Being one of the deadliest diseases on the planet, with a death rate above 90 per cent, Ebola is among the few plagues that government consider as a threat to natural security.
Ebola virus first spawned in the year 2013 in the western parts of Africa and was contained in the year 2016. In between the course of three years, it alone has claimed the lives of 11,000 people, beating the sums from all previous waves ‘combined’.
Once again this virus has flared like wildfire, with the latest outbreak announced as a global emergency by the World Health Organisation.
The new outbreak is seen in the Democratic Republic of Congo, started in August 2018 and still not contained. Up until now, more than 2,600 people have been infected with the virus in which 1,800 people have died.
The entire record made this outbreak the most lethal outburst since the last disaster ceased. Many cases have been reported and confirmed in the neighbouring countries Uganda and Rwanda in the month of June and July which raised the fear of imminent and wider contamination.
Ebola virus spreads in the human body through contact with secretion from animals such as bats, chimpanzees and gorillas that are infected with the virus already. Then the virus passes among people through direct contact with someone who is already contaminated or someone who has died from it.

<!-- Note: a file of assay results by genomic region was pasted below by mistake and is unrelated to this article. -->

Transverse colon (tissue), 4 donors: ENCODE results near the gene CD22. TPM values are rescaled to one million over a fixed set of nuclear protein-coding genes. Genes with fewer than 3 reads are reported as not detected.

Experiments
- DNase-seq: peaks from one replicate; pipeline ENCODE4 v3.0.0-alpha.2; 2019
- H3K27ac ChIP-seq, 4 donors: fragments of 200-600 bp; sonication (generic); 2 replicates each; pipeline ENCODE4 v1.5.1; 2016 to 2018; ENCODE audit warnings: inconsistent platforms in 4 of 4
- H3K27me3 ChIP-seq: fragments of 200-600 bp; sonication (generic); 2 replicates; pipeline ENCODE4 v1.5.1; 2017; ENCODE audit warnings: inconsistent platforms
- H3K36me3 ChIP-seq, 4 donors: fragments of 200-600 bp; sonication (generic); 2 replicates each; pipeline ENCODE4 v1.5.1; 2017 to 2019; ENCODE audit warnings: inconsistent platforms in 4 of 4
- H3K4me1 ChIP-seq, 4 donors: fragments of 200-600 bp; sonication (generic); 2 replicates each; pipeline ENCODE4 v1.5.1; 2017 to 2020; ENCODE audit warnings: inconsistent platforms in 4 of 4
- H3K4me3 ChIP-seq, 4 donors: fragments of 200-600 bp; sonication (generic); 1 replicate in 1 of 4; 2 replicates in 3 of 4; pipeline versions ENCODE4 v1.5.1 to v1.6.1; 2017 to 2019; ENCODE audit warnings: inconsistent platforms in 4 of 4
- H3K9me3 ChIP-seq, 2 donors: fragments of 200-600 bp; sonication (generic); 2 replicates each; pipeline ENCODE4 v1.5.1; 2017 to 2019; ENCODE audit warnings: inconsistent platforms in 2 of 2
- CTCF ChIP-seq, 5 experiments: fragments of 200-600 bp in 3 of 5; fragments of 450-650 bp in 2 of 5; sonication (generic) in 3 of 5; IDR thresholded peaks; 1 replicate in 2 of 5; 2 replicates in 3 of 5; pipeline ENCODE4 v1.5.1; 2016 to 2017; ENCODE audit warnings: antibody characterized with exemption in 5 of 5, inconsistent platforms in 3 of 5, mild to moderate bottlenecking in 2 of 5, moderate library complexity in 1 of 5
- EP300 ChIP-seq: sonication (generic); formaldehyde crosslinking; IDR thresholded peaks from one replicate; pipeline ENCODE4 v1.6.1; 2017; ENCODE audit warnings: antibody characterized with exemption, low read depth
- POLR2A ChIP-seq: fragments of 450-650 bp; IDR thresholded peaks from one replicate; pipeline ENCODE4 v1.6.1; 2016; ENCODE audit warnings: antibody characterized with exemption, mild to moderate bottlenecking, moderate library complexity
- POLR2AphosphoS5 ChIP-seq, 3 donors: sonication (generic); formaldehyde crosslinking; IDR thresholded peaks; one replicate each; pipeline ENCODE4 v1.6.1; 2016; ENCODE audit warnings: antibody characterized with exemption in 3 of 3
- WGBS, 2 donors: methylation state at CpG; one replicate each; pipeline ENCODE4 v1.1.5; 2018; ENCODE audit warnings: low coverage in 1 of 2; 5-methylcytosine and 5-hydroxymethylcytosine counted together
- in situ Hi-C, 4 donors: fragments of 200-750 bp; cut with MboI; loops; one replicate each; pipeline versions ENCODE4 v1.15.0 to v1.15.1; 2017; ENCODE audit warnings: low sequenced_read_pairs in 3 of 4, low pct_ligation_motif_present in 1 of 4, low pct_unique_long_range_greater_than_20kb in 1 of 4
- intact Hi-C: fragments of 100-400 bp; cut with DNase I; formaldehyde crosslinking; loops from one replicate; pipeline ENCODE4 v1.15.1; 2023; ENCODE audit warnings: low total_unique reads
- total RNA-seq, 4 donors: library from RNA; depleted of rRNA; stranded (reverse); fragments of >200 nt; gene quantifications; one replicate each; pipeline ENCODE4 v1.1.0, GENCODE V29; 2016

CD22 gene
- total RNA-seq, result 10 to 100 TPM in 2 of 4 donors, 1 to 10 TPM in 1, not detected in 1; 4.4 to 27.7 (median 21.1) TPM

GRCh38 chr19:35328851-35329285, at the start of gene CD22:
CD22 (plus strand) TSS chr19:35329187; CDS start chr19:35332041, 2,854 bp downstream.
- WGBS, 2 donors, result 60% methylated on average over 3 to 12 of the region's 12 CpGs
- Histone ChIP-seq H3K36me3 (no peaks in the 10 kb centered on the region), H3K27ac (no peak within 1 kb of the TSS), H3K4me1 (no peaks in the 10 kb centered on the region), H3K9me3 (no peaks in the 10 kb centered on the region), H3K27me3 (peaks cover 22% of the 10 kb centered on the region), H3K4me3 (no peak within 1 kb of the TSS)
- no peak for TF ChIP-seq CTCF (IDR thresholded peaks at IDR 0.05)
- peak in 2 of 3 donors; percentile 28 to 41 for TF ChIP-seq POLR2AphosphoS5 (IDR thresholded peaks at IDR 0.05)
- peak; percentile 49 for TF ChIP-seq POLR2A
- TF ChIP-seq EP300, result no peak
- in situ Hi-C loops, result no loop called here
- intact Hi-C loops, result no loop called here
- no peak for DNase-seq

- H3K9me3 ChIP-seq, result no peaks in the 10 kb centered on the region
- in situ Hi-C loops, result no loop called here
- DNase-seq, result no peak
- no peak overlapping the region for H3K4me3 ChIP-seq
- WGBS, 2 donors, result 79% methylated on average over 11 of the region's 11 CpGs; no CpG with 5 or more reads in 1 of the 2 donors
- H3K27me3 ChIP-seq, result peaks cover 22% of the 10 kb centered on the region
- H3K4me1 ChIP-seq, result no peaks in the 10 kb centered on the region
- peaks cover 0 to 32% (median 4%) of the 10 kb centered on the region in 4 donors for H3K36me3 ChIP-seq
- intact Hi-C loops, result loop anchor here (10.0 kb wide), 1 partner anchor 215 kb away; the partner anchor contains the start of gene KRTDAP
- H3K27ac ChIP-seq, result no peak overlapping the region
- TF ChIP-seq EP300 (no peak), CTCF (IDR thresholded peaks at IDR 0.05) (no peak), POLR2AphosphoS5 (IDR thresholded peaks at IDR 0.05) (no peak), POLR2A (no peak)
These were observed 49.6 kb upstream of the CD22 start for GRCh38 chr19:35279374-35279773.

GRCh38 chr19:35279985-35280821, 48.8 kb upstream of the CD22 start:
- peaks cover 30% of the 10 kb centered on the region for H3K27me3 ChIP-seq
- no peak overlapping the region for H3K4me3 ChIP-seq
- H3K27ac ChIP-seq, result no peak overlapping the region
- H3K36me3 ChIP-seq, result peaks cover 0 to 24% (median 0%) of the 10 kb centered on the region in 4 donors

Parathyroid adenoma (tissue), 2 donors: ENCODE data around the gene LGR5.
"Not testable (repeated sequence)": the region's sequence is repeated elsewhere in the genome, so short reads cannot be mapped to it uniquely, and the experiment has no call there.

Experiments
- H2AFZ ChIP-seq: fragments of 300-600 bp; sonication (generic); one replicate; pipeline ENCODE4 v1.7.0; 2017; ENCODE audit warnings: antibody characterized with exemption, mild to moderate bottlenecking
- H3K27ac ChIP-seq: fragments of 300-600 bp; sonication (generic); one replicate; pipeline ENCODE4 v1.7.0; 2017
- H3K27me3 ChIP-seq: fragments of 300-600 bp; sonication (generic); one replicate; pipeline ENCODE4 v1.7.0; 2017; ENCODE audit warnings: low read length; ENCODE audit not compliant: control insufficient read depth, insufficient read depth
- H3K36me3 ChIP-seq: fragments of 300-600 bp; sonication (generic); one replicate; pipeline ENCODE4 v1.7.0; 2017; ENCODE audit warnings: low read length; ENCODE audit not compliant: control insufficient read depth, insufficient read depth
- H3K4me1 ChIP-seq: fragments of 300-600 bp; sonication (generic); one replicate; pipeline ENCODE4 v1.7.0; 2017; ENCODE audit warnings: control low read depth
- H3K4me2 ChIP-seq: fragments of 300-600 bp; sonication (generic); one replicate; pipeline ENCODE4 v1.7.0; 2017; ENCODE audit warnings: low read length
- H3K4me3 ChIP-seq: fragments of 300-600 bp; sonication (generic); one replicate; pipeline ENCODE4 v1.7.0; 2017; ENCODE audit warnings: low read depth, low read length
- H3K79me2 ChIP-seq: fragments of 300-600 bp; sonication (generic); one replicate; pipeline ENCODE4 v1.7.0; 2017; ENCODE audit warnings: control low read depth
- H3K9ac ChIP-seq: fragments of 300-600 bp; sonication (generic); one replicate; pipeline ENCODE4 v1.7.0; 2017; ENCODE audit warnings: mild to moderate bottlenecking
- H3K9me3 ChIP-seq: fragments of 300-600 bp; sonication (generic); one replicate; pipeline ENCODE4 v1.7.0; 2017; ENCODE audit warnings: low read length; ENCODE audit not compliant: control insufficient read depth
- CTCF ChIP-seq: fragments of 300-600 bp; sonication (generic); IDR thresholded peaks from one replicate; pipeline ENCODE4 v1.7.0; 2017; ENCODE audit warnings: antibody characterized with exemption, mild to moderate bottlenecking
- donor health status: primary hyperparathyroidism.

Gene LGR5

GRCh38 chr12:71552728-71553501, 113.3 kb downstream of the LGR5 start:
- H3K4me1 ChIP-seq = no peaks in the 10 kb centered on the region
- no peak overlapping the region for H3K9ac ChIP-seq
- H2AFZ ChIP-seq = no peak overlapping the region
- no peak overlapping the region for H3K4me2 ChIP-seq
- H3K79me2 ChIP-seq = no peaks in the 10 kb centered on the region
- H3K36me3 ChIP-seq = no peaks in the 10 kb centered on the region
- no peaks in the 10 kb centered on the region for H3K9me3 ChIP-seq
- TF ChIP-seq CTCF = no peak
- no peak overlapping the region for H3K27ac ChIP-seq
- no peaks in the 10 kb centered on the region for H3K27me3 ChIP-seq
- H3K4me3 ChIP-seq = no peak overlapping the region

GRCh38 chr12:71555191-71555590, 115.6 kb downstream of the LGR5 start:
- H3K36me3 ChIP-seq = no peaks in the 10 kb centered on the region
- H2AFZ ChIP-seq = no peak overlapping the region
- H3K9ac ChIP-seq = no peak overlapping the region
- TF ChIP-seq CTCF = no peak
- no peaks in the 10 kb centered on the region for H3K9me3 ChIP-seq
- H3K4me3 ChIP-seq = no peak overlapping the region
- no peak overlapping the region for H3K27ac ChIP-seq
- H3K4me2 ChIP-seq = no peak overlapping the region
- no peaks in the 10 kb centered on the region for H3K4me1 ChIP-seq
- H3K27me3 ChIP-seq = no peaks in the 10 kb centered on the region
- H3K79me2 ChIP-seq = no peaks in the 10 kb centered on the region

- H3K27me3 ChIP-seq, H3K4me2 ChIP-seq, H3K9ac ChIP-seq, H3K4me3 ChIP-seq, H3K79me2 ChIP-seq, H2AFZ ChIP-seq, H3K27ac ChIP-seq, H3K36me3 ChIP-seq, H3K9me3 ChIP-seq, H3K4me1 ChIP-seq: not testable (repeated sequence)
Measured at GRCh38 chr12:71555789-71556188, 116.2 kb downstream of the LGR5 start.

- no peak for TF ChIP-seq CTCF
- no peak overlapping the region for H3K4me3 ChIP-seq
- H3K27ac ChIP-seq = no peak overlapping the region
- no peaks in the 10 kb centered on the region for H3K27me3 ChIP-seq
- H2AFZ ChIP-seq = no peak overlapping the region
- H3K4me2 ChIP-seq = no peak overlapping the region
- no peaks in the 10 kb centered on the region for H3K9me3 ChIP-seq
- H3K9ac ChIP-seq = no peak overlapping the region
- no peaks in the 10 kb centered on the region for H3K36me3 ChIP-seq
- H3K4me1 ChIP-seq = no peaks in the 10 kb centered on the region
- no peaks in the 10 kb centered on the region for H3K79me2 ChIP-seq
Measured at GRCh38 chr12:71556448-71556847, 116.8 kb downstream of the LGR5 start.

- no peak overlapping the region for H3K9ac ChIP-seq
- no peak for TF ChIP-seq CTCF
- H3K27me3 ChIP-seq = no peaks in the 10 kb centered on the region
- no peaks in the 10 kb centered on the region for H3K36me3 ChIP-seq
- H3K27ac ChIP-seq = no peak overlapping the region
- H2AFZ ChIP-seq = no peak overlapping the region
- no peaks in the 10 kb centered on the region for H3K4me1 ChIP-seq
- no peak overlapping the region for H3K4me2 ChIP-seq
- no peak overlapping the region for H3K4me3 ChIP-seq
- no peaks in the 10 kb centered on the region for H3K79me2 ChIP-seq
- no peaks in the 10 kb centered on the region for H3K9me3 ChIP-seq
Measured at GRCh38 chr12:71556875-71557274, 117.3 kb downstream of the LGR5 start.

As for now, there is no approved treatment to eradicate Ebola from the root but with early detection and tackling its symptoms might increase the patient’s chances of survival.
The current outbreak of Ebola is raising concern nationwide. And after getting declared as an International health emergency by WHO, it is safe to say that the risk of this virus of spreading outside of Congo is rather concerning. This declaration is helping in a quick international response to provide resources and get more focused attention from the government.
But albeit of all that the emerging violence and mistrust of Congo citizens on the officials is creating greater risk then imagined.